In 2007, when his third studio album was nearing completion, soul-rock singer-songwriter Van Hunt relocated from his longtime home in Atlanta to Los Angeles, where the Morehouse College alum figured he’d be more likely to advance his career in the music industry. “I also had a relationship that I wanted to pursue,” Hunt says, munching an egg-on-bagel sandwich last week at a Studio City café. Two years later, “Here I am, and the relationship has done much better than the career.”
A black guitar hero given to psychedelic musings on the metaphysics of desire, Hunt has never been any record company’s idea of an easy sell. “People at major labels think everyone wants to be a pop star,” says his manager, Randy Jackson (yep, the American Idol judge). “But Van’s a real career artist, and his artistry isn’t based on a hit single.” Even so, by the time he landed in L.A., Hunt felt confident that the two albums he’d released through Capitol Records earlier this decade — an eponymous debut in 2004 and On the Jungle Floor in 2006 — had held up his end of the deal with the company, garnering loads of critical acclaim and, in the case of his first, a Grammy nomination for Best Urban/Alternative Performance.
So it came as quite an unpleasant surprise, says Hunt, when executives at Blue Note — the venerable jazz label that took over Hunt’s Capitol contract after some corporate restructuring by the two labels’ parent company, EMI — decided early last year not to release Popular, the disc he finished once he was settled here. “It was probably so devastating that I haven’t really addressed the feeling,” Hunt says of the decision, which took place after Blue Note had already sent out advance CDs to media and radio types. “I remember I was in San Francisco, and as soon as I found out, I went to my favorite pizza place, ate some pizza and just tried to forget about it.”
You can understand Hunt’s devastation (if not his coping mechanism): An appealingly trippy fusion of funk grooves, punk guitar and soul vocals that still makes room for the occasional future-folk slow jam, Popular is a left-field stunner, the kind of record many a Target shopper might’ve been hoping to find after plunking down $11.98 for Prince’s recent LOtUSFLOW3R set. (“She could fill an hourglass with sex appeal” is one of several lines particularly worthy of the Purple One.) And now it sits collecting dust in EMI’s vault, awaiting the day, says Hunt, when he makes it big as a musician (or as anything else), at which point he reckons the company will finally put it out in the hopes of making a quick buck. “I asked them if I could buy back the masters, but they wanted twice as much as they put into it,” he adds. “I told ’em I couldn’t afford it and we left it at that.”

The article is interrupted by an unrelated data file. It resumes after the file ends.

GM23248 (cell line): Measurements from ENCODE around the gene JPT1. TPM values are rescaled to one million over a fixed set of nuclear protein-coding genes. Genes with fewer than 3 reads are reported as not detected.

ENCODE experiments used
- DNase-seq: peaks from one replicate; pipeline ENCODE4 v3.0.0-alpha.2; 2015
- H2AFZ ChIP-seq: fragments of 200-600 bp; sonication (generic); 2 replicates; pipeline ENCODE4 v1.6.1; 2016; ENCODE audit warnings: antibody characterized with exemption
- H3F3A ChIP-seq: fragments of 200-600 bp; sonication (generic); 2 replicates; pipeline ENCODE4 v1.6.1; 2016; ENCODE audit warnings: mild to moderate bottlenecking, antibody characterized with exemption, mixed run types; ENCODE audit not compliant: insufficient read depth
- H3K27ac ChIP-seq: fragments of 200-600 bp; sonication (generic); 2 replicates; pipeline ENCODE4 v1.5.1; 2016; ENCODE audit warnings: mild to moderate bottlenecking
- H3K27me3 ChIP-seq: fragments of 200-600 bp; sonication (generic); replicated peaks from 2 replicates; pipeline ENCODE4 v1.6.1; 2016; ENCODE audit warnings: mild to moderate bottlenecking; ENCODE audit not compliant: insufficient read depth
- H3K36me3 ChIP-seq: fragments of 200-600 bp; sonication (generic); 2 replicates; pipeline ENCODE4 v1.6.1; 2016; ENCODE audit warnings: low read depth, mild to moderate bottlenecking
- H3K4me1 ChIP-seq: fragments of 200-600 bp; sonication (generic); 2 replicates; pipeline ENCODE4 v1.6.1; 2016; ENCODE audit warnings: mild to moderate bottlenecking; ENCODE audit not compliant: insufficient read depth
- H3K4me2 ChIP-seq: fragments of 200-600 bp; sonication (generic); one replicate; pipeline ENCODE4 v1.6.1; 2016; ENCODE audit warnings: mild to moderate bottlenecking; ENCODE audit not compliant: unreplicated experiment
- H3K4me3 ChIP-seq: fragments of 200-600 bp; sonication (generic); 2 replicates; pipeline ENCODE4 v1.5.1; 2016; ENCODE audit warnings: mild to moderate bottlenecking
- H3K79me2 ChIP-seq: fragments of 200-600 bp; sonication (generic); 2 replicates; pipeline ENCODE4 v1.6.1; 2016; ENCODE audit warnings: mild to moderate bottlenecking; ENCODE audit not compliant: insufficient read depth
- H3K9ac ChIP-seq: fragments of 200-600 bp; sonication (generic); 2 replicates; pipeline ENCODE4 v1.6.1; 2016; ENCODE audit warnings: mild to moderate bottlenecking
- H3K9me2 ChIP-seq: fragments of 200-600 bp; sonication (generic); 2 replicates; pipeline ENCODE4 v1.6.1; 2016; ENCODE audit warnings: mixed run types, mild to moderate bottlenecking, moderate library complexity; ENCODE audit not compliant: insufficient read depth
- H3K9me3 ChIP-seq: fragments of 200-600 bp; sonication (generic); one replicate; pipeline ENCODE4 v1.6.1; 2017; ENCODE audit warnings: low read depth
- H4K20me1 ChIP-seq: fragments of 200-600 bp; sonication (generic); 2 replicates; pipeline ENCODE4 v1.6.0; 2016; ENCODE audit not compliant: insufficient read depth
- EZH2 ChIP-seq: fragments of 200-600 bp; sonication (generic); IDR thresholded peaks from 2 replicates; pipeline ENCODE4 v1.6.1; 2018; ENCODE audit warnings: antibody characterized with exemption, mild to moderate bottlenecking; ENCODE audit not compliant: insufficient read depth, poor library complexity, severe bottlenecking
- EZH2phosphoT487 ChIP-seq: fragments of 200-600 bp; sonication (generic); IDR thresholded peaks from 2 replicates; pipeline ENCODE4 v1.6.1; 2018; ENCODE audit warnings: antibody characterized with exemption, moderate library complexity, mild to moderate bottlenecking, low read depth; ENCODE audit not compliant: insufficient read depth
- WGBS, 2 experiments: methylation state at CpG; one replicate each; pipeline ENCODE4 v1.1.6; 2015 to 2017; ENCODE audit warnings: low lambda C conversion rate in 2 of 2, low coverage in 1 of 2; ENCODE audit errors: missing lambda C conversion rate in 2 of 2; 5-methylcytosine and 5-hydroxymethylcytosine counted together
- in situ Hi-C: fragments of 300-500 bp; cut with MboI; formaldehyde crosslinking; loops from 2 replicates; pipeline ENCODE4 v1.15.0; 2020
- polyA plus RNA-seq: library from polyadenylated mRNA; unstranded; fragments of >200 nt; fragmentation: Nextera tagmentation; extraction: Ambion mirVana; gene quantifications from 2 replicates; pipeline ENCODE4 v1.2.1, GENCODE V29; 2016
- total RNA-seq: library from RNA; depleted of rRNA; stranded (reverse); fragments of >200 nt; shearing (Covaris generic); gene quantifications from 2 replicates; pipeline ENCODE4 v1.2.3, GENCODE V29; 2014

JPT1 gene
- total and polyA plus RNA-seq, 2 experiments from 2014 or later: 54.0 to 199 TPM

A Blue Note spokesperson declined to comment on the matter beyond saying that Hunt and the label “mutually agreed to part ways,” an opinion the singer doesn’t exactly share. “I think they were afraid,” he says. “They didn’t think they were gonna do well with sales, which is laughable coming from a jazz label. Norah Jones is the only one who’s ever sold any records over there!” (According to Nielsen SoundScan, Van Hunt has sold 158,000 copies, while On the Jungle Floor has sold 58,000 — far from blockbuster numbers, to be sure, but respectable by the label’s non-Norah standards.)
Former Capitol president Andy Slater, who oversaw the making of Hunt’s first two albums before he was dismissed during the EMI shakeup, acknowledges the challenge in marketing records as eclectic (and demographically diffuse) as Hunt’s. But he also says, “Van is one of the big disappointments for me. It’s such a shame that no one in the next [Capitol] regime saw the talent I saw in him and took it to the place it needed to go.”
These days Hunt has only himself to count on in that regard: Last week he issued a slyly titled rarities compilation, Use in Case of Emergency, through his Web site, and he’s currently at work on a new studio set that he plans to release the same way later this year. (True to genre-flitting form, Hunt says the fresh material pairs West African rhythms with classical European melodies.) The singer makes no bones about the challenges of running his own business in the Internet era. “To be honest, I didn’t even know what a widget was,” he says. “I’ve had to learn a lot.”
Still, total autonomy — even of the nickel-and-dime variety — seems like a good fit for Hunt, whom Jungle Floor producer Bill Bottrell remembers showing up for work “really hoping and wanting to do everything by himself.” The singer, Bottrell says, “has this thick shell of overdeveloped defiance. But then so do some of our greatest musicians.”
Van Hunt plays Zanzibar in Santa Monica on May 15 and May 22. 1301 Fifth St., Santa Monica. (310) 451-2221 or www.zanzibarlive.com.